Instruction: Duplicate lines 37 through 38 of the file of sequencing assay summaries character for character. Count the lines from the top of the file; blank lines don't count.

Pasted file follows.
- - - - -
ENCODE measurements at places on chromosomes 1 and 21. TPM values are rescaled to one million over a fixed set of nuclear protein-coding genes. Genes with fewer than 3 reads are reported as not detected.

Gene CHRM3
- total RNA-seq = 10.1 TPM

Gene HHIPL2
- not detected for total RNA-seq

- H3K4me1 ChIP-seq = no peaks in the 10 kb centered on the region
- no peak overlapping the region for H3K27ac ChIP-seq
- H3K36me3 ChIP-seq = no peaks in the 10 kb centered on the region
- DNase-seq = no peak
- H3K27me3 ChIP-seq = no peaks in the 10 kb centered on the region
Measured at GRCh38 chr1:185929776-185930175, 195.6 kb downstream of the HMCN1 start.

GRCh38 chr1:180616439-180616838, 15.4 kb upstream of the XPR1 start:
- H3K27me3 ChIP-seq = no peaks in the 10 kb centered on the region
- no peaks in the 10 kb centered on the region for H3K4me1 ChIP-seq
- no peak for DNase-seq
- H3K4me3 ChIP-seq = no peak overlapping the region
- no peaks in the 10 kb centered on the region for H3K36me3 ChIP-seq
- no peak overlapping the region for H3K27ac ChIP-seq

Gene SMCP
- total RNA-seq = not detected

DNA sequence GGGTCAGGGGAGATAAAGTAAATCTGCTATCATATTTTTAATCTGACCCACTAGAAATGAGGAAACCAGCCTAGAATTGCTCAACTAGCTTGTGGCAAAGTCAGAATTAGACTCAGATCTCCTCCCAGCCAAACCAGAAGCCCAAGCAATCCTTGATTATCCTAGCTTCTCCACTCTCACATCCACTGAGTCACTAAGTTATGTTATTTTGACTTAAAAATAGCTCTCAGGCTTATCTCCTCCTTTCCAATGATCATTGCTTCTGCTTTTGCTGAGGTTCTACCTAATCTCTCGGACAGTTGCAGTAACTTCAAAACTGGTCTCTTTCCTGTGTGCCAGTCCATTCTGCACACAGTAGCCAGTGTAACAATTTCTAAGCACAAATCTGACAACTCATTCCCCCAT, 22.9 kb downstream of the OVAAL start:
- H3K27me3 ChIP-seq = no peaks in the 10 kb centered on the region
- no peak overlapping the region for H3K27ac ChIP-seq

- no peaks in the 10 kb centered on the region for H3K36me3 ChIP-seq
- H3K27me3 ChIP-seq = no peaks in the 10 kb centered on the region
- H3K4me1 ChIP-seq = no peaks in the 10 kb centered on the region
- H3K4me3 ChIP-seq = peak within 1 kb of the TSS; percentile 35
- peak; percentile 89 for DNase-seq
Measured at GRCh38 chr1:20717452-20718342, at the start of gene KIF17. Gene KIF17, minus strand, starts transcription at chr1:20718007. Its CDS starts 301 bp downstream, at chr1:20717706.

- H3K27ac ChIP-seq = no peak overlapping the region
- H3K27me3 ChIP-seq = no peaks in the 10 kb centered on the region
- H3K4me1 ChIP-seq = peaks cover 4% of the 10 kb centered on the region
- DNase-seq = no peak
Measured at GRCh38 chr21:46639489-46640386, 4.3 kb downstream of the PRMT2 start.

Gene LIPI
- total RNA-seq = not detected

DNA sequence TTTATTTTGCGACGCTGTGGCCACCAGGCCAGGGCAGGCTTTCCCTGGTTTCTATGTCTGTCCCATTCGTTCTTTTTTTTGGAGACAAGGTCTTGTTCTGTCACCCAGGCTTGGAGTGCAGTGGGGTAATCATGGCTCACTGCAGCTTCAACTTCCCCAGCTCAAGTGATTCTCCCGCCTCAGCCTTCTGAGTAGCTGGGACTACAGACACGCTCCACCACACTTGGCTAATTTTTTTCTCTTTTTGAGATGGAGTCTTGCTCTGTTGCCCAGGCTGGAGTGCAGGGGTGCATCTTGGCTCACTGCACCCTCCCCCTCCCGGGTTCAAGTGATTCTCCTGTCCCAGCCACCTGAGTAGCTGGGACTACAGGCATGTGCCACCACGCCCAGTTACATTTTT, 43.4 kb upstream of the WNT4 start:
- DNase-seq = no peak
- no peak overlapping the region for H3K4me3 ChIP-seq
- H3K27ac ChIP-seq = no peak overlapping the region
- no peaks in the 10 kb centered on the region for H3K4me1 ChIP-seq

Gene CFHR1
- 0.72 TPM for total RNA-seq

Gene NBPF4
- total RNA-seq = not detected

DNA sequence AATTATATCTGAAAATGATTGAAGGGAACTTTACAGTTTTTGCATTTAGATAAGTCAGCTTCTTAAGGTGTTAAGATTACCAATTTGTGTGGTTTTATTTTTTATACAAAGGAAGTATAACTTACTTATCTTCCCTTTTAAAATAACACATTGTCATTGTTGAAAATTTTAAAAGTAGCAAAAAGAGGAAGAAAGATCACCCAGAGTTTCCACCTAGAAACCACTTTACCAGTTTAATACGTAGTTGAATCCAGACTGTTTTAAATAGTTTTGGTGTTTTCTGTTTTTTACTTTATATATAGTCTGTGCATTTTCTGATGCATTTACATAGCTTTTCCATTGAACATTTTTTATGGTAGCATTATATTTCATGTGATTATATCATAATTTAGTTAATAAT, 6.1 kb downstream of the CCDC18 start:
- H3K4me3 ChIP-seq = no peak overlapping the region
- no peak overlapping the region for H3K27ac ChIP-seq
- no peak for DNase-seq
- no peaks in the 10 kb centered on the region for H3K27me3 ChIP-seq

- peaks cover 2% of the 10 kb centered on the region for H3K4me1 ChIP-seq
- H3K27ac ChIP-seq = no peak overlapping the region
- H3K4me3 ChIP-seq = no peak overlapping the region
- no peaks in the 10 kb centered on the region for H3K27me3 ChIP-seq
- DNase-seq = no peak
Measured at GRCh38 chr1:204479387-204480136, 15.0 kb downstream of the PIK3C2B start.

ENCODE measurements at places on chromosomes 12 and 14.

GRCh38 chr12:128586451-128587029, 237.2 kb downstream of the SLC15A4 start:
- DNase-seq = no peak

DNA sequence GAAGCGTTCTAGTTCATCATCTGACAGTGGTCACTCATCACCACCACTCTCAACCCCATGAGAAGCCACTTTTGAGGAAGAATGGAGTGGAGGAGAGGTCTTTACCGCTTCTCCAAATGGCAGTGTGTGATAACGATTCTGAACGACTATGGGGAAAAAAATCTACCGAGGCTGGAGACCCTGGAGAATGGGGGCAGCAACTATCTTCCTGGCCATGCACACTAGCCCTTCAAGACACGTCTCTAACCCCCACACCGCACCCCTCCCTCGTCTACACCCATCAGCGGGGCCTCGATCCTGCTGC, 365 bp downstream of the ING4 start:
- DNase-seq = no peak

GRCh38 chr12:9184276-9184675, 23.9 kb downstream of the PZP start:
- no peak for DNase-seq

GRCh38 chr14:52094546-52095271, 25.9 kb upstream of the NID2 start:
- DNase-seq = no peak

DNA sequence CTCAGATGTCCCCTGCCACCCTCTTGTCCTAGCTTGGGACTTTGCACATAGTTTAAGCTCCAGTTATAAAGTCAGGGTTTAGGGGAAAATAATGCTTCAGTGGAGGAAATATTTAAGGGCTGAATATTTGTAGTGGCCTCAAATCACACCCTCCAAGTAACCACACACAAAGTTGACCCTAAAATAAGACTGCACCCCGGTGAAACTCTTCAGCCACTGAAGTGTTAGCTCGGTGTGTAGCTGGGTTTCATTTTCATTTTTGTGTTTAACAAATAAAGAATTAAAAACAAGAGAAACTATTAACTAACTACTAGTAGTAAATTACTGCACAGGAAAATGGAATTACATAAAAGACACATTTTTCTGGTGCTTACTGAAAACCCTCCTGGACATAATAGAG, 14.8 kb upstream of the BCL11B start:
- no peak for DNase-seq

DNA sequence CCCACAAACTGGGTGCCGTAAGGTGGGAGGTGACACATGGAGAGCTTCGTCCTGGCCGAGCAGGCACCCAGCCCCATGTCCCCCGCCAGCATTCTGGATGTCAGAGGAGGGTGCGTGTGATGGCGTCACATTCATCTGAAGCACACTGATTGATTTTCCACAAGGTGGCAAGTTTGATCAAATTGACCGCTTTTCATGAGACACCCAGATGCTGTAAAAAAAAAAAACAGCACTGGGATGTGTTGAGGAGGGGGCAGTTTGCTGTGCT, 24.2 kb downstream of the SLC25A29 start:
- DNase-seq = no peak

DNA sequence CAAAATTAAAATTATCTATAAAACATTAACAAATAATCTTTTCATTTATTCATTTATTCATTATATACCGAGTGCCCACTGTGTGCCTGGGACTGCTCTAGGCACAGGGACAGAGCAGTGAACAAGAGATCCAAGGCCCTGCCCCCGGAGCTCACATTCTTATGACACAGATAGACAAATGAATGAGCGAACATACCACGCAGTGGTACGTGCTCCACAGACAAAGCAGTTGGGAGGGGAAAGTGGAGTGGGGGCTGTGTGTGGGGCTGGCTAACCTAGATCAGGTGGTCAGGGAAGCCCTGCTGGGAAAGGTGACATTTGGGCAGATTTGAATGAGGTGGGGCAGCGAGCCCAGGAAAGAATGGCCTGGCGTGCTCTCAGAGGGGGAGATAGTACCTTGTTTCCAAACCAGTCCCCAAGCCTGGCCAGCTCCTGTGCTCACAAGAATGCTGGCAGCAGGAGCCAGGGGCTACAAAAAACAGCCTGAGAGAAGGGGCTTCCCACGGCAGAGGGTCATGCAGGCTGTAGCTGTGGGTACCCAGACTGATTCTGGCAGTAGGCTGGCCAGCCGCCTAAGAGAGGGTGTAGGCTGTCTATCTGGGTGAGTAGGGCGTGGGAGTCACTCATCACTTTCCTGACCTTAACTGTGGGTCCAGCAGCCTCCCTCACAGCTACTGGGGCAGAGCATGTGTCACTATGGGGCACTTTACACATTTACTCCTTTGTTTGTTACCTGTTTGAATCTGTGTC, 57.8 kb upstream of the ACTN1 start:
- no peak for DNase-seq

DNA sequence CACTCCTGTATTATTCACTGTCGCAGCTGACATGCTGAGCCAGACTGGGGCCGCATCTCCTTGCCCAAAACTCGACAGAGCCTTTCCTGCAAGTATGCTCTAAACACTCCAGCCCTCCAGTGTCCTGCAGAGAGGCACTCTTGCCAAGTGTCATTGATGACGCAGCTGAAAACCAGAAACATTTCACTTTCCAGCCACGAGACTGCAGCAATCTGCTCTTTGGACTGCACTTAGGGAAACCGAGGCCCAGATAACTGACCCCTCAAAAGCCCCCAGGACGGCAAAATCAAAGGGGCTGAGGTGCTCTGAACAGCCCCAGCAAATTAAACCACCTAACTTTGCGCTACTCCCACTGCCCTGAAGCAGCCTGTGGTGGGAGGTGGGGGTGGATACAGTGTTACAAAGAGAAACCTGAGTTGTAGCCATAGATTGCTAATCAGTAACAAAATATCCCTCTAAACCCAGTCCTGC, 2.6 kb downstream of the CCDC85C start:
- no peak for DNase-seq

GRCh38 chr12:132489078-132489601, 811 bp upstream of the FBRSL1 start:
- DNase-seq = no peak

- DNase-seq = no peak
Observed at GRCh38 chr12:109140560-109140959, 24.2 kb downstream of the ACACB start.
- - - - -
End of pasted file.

DNA sequence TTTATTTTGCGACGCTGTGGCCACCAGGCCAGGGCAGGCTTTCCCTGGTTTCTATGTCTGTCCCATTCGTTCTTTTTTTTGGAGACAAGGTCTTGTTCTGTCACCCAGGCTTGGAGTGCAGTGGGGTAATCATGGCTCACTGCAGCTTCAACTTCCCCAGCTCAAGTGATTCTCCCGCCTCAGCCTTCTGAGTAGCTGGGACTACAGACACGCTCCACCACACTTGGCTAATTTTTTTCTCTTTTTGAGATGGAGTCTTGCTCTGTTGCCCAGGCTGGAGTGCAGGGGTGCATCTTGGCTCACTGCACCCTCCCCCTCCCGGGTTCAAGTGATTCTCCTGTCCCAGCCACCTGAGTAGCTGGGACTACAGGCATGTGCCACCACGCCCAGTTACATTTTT, 43.4 kb upstream of the WNT4 start:
- DNase-seq = no peak